STARFISHStellar Sonic Solutions
FOR EVERY BRILLIANT power trio gulp (Bob Mould's Sugar) there are hundreds of gassy emissions (all those one-syllable bands). Luckily, Austin's Starfish tilt toward the former, with mixed but mostly positive results; kudos for Mould's hot-wired production. While some of the material is rote circular flailing (could all you bass players out there just shut the hell up, midsong, once in awhile?), a lot of it connects because the combo jamming quotient is high and inventive. Visceral fuzzbomb explosions and sustained-tension dynamics keep an instrumental-like "Kliffordave" thrusting forward. "Burnt Out" is good ol' anthemic punk rock with Buzzcock power chords and the kind of sleek, slacker vocal from the lady bassist that Breeders/Amps' Kim Deal would love to muster.
THE WALKABOUTSThe Light Will Stay On
Virgin Records Europe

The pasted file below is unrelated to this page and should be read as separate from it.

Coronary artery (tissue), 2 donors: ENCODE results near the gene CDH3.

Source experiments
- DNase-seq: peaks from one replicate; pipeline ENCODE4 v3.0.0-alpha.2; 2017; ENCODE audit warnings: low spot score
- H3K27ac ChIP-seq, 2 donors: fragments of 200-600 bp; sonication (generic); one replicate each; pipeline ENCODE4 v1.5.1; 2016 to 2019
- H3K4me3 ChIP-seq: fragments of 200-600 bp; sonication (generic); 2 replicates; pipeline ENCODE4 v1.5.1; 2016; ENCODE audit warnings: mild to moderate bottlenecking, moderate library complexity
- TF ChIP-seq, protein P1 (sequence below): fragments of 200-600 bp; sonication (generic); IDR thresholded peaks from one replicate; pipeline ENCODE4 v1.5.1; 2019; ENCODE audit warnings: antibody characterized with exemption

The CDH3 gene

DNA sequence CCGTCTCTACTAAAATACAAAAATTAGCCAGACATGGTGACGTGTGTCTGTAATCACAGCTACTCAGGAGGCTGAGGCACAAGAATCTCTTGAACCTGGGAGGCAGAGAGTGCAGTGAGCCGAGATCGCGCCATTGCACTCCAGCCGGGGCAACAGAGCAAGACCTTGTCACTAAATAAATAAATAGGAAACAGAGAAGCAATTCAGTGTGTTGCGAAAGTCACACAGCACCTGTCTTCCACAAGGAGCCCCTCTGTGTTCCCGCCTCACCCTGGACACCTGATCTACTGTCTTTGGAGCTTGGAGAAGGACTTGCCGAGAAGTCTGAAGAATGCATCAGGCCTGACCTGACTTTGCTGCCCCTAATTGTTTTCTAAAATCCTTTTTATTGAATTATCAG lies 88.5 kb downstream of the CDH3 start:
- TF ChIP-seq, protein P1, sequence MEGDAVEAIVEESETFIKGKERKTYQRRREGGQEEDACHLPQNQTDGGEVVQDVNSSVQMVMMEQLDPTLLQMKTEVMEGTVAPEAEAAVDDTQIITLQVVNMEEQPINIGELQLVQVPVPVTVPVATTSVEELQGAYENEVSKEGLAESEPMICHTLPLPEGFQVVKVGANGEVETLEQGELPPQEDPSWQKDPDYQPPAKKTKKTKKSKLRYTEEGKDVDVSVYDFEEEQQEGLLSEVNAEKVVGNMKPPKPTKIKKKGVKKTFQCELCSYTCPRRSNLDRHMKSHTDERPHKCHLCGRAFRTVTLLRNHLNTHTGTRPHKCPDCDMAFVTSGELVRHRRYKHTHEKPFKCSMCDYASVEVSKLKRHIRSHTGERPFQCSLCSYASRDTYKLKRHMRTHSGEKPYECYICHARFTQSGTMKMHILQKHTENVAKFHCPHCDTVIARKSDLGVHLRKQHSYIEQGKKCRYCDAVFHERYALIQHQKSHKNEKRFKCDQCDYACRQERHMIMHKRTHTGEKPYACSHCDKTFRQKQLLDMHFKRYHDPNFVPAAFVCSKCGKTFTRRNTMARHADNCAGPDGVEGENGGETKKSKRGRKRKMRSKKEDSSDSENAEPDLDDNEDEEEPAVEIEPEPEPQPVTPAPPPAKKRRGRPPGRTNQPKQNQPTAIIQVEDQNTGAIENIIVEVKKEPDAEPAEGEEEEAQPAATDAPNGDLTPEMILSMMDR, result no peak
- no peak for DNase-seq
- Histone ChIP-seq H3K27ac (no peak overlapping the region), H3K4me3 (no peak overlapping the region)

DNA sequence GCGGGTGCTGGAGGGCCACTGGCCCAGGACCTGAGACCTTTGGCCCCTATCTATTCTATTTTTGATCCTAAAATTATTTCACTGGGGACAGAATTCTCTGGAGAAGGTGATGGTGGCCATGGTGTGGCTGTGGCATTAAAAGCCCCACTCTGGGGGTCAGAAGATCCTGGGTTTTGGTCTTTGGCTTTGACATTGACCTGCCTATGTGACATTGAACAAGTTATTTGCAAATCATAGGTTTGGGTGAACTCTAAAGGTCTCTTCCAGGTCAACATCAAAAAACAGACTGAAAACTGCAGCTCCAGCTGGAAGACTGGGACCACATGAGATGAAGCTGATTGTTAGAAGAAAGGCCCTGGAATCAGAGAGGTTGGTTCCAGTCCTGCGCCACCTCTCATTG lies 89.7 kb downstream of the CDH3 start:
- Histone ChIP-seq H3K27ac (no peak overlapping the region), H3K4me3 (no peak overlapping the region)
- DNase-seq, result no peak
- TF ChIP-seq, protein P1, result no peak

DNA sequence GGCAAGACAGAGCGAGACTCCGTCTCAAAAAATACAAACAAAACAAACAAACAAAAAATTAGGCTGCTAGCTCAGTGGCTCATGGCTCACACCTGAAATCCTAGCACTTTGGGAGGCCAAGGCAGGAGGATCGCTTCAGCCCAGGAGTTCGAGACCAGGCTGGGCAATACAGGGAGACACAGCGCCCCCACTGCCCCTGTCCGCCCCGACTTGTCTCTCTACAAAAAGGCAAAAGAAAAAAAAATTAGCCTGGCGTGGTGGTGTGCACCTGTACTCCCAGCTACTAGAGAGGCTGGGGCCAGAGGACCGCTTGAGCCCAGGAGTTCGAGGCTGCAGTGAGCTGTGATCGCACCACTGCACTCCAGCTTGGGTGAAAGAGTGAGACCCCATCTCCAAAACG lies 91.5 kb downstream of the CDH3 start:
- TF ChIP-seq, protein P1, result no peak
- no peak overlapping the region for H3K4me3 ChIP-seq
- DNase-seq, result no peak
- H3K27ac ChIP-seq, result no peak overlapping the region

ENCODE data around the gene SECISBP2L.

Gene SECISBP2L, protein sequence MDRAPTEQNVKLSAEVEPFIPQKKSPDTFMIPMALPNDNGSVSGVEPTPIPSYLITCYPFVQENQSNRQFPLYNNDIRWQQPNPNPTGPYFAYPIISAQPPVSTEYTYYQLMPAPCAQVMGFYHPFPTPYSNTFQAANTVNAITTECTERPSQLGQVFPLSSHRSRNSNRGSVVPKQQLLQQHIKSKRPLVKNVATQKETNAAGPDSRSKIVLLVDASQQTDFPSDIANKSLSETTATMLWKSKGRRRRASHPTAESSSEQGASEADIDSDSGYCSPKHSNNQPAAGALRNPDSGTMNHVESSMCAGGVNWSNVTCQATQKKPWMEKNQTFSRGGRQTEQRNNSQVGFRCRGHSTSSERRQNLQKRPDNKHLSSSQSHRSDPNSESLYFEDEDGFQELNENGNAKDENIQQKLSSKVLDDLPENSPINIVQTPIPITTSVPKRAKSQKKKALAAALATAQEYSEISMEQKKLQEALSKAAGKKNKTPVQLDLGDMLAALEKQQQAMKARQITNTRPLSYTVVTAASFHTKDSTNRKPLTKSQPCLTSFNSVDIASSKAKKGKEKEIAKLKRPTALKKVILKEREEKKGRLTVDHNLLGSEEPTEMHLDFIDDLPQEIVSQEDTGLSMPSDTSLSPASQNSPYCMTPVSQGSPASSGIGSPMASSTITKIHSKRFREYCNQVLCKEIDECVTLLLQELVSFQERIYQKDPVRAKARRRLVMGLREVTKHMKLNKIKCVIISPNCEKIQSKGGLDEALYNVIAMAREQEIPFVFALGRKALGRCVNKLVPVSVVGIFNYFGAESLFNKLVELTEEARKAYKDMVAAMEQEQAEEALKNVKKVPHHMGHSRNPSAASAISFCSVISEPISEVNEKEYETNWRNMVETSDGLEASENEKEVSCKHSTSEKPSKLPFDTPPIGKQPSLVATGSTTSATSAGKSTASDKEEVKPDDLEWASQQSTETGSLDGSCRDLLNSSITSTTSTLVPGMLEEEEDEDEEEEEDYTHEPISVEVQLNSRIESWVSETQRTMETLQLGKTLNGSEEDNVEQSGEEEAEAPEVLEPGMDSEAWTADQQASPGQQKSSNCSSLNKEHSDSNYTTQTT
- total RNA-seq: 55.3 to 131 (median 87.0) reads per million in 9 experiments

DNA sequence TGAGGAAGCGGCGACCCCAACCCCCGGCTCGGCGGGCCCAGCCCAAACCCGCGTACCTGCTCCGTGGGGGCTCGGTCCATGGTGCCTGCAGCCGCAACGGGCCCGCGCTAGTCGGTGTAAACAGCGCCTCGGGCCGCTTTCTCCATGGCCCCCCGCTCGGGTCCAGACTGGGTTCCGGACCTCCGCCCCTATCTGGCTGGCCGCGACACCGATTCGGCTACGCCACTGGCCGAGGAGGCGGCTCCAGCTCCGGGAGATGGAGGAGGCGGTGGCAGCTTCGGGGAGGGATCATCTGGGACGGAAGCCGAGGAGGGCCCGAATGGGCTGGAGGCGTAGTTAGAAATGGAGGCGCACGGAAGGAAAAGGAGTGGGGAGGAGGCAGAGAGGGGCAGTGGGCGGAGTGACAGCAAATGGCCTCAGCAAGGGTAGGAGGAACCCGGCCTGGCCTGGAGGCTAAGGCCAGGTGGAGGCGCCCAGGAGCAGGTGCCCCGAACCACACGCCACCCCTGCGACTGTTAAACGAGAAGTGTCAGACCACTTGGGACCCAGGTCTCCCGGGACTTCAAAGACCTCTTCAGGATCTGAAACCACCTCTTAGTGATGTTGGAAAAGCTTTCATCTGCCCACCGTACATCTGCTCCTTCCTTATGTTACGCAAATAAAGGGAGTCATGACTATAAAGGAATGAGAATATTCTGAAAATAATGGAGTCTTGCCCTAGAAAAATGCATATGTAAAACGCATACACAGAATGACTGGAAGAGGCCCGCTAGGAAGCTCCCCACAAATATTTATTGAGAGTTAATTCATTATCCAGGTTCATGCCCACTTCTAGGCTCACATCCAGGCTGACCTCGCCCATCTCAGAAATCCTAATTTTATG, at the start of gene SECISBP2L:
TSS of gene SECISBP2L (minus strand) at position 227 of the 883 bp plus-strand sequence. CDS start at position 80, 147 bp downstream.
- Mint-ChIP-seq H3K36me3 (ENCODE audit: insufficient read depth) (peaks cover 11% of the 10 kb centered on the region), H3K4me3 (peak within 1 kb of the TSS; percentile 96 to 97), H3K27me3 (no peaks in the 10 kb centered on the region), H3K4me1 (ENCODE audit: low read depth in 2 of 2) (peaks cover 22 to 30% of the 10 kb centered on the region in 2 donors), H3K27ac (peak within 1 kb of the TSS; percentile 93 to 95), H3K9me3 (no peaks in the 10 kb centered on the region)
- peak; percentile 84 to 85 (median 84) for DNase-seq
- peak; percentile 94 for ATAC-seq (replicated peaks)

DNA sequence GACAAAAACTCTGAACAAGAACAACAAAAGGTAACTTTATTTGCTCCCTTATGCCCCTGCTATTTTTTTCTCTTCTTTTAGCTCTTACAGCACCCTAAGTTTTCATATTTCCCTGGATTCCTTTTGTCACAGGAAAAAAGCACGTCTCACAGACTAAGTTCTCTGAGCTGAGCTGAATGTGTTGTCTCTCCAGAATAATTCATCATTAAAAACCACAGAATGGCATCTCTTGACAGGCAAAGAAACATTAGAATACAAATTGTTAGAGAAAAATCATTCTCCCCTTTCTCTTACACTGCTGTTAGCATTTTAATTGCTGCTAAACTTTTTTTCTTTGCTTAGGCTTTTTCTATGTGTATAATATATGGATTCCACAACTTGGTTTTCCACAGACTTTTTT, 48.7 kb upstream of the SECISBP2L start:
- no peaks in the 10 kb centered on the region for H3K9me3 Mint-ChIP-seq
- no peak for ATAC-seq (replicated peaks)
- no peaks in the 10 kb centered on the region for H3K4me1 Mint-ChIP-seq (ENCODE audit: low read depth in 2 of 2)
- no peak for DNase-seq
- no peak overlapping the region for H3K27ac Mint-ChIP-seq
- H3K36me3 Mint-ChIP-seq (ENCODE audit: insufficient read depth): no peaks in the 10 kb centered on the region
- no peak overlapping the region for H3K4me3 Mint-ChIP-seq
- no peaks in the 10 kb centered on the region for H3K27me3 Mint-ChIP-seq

CRIMINALLY IGNORED STATESIDE but accorded full diplomatic treatment in Europe, The Walkabouts play some of the most soulful rock 'n' roll anywhere. Here: a Dream Syndicate-esque tale of intrigue ("Devil's Road"), a spectral '50s-styled ballad ("Winded") and a snippet of eerie soundtrack music ("Incognito").
But the title cut will coax tears from granite statues. Amid heartbeat bass, hushed percussion and a string quartet's lush cocoon of melody comes Carla Torgerson's breathless eulogy for a deeply missed friend. Cast as a bedtime prayer/vow, it's oddly reassuring and wholly cathartic. If emotion qualifies as epiphany, then this song contains the powers of alchemy.
IF MOROSE MAKES you happy, don't buy this album. The energy, poetry, harmonies--how can one not be in awe of the Indigo Girls' power even if their acoustic/rock style doesn't appeal? 1200 Curfews is a double-CD mix of live concert recordings, wit and witticisms from interview out-takes, and a studio recording or two. Selections include favorites such as "Galileo," "Language or the Kiss," and the song that brought them into mainstream awareness, "Closer to Fine." Included are some interesting covers of Neil Young, Bob Dylan, Joni Mitchell and Buffy Sainte-Marie tunes, all done without apology and with that eternal Indigo enthusiasm.
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